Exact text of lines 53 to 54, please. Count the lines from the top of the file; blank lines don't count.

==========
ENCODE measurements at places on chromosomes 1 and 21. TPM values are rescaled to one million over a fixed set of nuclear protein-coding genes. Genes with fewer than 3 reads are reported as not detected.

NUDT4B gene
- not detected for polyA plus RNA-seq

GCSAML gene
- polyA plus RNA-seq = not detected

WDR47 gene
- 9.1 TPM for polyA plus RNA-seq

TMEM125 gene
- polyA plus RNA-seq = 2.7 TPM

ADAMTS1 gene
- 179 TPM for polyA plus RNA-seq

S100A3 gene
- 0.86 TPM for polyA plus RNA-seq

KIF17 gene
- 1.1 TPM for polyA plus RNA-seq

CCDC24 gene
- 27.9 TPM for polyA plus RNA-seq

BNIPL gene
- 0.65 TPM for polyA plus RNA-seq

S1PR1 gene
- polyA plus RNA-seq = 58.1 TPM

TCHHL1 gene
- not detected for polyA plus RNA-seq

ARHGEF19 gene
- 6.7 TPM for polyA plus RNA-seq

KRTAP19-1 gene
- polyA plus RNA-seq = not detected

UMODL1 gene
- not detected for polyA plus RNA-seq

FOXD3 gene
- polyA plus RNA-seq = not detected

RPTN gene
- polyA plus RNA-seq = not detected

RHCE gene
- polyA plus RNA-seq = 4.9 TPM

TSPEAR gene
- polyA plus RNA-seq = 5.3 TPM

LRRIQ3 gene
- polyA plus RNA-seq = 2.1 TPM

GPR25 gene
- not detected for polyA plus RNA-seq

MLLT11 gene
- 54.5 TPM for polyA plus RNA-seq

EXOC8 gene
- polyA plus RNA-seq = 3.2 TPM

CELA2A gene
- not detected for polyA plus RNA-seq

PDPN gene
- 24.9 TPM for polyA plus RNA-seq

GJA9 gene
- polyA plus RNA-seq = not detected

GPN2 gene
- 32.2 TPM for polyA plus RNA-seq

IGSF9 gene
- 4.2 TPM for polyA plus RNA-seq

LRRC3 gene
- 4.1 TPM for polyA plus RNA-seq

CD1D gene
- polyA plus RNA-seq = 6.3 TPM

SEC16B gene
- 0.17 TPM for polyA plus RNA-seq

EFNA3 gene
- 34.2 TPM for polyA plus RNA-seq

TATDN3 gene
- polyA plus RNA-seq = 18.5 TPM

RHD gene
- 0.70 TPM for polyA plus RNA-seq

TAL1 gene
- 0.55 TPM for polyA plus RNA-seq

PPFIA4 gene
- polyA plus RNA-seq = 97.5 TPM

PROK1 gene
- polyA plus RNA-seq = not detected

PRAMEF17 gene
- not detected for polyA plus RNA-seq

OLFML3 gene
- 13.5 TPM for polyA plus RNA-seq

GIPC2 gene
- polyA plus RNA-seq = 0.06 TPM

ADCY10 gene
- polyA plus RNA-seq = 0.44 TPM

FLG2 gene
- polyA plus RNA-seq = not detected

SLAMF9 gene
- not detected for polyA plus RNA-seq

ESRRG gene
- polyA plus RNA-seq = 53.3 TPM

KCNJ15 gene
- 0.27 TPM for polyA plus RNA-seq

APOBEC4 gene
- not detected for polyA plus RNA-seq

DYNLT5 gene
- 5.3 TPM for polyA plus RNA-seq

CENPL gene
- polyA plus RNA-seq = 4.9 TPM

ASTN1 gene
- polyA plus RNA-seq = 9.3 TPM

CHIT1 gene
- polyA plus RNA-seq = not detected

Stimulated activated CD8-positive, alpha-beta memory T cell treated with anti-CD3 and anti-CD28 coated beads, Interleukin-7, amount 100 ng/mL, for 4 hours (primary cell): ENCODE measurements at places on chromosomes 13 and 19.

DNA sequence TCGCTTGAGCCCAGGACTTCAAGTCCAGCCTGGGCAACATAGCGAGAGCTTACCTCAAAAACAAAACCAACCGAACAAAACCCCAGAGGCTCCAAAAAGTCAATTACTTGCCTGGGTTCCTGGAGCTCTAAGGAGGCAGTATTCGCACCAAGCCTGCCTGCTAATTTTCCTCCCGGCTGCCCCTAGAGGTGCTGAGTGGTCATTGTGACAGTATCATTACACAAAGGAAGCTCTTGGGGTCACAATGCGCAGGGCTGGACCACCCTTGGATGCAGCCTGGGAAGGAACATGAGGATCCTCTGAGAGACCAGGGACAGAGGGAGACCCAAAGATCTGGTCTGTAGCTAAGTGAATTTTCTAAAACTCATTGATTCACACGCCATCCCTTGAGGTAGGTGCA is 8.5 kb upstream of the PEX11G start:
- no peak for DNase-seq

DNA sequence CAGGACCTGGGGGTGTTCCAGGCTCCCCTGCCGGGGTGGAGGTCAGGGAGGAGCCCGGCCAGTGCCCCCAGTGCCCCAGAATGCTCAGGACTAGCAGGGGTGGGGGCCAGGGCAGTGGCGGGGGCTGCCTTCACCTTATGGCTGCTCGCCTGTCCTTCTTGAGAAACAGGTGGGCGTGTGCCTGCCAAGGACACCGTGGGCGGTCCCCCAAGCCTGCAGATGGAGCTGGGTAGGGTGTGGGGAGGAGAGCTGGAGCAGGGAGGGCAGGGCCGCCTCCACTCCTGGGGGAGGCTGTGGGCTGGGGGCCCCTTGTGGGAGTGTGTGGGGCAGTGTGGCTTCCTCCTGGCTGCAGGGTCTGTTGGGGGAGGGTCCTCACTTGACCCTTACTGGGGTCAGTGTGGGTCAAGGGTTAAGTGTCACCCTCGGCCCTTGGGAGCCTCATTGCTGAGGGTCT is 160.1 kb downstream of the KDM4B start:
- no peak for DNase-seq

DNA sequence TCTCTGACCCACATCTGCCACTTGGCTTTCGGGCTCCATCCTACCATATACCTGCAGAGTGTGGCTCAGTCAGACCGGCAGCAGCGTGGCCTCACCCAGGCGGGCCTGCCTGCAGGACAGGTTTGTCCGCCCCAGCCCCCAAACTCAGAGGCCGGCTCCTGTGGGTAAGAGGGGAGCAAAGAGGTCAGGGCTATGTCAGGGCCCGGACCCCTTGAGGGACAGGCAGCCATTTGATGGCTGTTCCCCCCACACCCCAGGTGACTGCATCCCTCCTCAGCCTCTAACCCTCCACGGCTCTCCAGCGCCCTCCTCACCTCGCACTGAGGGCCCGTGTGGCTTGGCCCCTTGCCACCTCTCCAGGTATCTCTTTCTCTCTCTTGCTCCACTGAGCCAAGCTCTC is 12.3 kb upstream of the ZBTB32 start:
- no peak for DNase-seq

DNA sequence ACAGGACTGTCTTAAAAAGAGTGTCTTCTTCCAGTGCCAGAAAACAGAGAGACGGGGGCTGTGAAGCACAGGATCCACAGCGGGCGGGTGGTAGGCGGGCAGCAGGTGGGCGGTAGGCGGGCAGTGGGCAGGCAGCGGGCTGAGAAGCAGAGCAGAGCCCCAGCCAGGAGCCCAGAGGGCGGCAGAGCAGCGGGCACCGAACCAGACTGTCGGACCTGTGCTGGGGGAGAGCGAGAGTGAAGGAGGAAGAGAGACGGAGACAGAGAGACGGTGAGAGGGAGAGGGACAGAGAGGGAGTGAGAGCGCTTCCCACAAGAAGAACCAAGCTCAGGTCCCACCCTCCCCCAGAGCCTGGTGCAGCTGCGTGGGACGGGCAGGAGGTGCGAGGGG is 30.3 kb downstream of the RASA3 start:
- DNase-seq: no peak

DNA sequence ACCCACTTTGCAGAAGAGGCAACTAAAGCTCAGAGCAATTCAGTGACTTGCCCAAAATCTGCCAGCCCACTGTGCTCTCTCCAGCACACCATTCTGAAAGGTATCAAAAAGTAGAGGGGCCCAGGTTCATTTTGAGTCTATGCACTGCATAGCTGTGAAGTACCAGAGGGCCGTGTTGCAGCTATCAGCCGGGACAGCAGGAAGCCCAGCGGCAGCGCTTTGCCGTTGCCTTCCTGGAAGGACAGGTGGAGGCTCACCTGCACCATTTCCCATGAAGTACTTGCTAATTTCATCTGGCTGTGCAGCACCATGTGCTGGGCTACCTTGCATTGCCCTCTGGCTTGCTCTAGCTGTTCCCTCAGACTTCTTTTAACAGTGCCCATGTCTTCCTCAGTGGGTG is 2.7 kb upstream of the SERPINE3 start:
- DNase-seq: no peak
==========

- 32.2 TPM for polyA plus RNA-seq

IGSF9 gene